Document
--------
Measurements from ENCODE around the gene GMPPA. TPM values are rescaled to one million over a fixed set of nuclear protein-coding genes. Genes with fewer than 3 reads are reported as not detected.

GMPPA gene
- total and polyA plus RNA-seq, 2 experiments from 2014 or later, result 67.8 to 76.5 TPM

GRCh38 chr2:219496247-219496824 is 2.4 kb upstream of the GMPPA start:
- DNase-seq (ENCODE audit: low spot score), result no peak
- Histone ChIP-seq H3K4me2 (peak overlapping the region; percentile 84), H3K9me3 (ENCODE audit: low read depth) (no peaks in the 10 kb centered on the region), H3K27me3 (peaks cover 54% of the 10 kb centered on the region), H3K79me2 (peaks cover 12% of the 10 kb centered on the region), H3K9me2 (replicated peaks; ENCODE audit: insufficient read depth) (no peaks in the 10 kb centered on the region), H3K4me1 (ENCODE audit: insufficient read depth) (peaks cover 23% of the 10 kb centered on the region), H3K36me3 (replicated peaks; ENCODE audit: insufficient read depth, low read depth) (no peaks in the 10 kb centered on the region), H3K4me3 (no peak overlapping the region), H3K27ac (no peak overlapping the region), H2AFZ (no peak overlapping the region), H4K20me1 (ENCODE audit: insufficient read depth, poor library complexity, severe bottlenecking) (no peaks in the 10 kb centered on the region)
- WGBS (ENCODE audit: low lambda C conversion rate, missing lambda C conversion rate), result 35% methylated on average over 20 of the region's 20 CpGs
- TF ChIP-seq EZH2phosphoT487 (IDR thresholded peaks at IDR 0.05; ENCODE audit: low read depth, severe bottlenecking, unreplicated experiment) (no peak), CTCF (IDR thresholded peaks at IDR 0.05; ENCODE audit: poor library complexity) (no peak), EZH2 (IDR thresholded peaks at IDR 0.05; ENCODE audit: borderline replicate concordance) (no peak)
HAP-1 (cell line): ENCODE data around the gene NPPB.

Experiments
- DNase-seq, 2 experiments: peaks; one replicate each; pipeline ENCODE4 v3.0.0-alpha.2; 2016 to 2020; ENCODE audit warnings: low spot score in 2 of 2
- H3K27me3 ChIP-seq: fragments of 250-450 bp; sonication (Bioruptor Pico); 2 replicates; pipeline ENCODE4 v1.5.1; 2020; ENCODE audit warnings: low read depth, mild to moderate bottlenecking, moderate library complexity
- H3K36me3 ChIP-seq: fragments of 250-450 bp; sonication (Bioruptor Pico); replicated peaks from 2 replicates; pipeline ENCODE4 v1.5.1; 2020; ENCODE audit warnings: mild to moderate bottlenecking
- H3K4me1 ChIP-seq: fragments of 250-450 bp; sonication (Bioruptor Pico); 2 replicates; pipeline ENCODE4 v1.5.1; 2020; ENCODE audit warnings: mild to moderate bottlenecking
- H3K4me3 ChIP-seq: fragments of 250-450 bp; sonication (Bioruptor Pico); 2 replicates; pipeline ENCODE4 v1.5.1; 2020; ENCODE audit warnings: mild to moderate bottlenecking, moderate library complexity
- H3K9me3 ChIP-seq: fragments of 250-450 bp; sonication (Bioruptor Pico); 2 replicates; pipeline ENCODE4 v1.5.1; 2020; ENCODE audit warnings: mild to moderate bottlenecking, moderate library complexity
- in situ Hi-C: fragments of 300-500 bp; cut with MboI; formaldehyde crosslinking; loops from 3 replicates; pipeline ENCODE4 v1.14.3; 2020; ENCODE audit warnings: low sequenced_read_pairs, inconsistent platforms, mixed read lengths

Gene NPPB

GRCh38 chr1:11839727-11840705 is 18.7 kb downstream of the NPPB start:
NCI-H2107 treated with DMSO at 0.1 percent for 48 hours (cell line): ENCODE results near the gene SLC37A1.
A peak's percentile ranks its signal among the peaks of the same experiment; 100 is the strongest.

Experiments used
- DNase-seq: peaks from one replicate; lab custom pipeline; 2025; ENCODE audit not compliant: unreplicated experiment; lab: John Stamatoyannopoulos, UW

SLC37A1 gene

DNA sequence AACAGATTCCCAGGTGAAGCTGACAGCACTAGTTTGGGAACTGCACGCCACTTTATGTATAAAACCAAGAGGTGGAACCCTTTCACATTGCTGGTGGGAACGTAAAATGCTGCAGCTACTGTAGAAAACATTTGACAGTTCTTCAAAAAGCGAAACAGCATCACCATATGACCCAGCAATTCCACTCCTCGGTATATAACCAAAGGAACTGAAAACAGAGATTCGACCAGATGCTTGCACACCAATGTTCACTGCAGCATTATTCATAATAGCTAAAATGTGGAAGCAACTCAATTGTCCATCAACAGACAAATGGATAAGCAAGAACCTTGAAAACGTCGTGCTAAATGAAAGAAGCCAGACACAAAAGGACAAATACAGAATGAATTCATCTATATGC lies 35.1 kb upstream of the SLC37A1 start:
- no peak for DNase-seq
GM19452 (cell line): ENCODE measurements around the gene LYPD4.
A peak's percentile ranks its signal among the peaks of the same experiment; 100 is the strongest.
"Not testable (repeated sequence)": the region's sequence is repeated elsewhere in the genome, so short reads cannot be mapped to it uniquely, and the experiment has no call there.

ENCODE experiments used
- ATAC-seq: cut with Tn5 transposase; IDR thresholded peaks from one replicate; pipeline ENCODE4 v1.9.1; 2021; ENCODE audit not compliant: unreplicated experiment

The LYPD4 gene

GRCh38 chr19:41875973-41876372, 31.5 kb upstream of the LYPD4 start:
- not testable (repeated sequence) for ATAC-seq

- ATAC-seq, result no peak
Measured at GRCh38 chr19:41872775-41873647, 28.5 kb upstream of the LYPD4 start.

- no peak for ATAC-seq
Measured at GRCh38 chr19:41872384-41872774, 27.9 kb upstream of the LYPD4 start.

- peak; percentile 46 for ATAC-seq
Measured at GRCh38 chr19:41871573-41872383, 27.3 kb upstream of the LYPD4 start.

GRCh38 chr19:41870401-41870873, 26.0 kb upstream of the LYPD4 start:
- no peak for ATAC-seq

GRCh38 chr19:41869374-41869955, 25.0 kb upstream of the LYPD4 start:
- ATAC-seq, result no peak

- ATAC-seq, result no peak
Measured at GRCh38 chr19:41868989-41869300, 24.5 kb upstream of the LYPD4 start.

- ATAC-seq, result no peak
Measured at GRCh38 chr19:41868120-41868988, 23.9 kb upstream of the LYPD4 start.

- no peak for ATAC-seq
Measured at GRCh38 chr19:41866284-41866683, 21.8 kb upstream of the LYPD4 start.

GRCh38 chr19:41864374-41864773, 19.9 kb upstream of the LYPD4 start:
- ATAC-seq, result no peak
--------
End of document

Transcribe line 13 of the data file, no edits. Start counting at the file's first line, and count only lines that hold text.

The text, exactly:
- H3K36me3 ChIP-seq: fragments of 250-450 bp; sonication (Bioruptor Pico); replicated peaks from 2 replicates; pipeline ENCODE4 v1.5.1; 2020; ENCODE audit warnings: mild to moderate bottlenecking